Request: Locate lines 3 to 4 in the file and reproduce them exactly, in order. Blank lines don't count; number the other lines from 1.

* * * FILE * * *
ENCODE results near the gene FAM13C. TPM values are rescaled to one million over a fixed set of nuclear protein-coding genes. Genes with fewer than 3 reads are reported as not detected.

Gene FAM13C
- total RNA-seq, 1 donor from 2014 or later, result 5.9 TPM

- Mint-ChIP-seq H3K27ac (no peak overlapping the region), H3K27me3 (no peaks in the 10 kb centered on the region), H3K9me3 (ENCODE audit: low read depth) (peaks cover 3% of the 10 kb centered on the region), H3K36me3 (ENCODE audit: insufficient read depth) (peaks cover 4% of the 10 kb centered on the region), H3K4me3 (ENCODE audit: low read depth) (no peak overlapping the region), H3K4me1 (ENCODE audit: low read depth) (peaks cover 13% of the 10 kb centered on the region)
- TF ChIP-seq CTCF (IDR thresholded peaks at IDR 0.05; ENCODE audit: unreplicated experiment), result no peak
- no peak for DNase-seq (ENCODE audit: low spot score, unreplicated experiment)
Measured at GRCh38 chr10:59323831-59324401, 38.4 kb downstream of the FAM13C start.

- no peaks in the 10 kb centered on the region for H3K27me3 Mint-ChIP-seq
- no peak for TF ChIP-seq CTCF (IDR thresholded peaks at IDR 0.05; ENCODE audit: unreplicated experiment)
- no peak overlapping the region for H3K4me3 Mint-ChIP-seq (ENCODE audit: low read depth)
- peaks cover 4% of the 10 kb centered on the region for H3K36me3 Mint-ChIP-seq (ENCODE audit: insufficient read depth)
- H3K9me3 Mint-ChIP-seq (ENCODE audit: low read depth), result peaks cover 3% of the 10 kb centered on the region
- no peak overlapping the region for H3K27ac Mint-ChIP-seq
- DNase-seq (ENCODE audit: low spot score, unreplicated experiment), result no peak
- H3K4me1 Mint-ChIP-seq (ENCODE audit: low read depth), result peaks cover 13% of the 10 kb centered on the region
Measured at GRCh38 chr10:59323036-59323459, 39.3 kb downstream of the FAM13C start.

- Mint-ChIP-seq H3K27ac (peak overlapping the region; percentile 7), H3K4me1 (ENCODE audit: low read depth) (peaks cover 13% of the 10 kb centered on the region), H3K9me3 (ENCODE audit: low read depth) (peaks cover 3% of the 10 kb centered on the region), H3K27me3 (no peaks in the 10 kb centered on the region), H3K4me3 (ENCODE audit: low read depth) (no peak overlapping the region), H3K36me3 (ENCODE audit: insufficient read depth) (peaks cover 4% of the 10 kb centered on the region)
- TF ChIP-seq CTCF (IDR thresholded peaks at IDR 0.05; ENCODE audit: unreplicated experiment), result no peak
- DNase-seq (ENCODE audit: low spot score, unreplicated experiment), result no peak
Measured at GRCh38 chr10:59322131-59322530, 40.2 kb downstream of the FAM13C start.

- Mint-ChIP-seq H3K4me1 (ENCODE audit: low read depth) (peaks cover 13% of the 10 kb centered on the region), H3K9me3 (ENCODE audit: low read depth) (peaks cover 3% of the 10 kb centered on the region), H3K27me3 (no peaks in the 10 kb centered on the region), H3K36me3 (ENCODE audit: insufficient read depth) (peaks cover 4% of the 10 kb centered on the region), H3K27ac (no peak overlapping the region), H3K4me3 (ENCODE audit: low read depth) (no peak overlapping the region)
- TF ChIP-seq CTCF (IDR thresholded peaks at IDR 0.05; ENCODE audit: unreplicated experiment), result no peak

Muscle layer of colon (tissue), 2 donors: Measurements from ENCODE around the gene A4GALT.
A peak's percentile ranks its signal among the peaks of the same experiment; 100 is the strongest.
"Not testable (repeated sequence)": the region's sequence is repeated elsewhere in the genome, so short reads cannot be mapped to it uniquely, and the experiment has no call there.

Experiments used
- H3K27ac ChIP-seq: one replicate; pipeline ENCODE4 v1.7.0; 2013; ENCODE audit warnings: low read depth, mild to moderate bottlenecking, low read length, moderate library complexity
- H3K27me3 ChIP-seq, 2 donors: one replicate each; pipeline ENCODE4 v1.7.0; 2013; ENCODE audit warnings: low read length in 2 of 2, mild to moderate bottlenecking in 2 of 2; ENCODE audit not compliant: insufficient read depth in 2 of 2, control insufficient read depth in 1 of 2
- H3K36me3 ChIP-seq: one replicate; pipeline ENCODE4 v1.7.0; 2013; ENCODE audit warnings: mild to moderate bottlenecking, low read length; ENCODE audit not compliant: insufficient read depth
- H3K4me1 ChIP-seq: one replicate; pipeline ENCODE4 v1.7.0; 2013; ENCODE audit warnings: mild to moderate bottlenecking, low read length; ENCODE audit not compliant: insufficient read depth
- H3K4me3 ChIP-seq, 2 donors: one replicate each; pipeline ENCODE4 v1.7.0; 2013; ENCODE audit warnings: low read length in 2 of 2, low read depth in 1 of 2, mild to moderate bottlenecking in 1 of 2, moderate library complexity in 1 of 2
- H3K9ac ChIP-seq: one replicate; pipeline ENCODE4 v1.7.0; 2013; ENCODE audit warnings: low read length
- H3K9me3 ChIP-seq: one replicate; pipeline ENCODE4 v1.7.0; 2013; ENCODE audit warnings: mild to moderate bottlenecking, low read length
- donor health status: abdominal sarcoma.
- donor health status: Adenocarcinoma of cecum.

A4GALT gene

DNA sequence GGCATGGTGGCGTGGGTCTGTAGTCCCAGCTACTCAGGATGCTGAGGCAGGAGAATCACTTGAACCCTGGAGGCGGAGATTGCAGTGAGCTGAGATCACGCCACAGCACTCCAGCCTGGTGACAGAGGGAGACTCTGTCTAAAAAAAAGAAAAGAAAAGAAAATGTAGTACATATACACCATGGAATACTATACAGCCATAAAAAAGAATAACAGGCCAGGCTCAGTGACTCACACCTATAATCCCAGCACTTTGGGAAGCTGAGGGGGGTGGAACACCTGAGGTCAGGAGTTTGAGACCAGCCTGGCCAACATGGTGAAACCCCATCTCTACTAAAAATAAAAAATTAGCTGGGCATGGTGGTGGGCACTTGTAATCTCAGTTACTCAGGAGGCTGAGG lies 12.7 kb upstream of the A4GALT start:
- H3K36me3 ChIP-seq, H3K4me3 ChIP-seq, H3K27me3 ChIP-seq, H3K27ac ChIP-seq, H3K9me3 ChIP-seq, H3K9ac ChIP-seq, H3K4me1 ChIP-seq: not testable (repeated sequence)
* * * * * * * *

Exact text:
- total RNA-seq, 1 donor from 2014 or later, result 5.9 TPM

- Mint-ChIP-seq H3K27ac (no peak overlapping the region), H3K27me3 (no peaks in the 10 kb centered on the region), H3K9me3 (ENCODE audit: low read depth) (peaks cover 3% of the 10 kb centered on the region), H3K36me3 (ENCODE audit: insufficient read depth) (peaks cover 4% of the 10 kb centered on the region), H3K4me3 (ENCODE audit: low read depth) (no peak overlapping the region), H3K4me1 (ENCODE audit: low read depth) (peaks cover 13% of the 10 kb centered on the region)